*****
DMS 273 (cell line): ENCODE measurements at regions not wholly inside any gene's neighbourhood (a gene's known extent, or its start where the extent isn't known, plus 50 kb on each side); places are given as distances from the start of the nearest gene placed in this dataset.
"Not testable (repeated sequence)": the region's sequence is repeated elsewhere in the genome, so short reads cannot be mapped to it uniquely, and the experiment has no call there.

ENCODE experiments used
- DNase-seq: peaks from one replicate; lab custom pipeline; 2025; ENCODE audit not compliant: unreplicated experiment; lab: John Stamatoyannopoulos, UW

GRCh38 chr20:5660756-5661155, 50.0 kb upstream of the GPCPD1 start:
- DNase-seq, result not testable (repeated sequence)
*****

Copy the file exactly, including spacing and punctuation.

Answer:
DMS 273 (cell line): ENCODE measurements at regions not wholly inside any gene's neighbourhood (a gene's known extent, or its start where the extent isn't known, plus 50 kb on each side); places are given as distances from the start of the nearest gene placed in this dataset.
"Not testable (repeated sequence)": the region's sequence is repeated elsewhere in the genome, so short reads cannot be mapped to it uniquely, and the experiment has no call there.

ENCODE experiments used
- DNase-seq: peaks from one replicate; lab custom pipeline; 2025; ENCODE audit not compliant: unreplicated experiment; lab: John Stamatoyannopoulos, UW

GRCh38 chr20:5660756-5661155, 50.0 kb upstream of the GPCPD1 start:
- DNase-seq, result not testable (repeated sequence)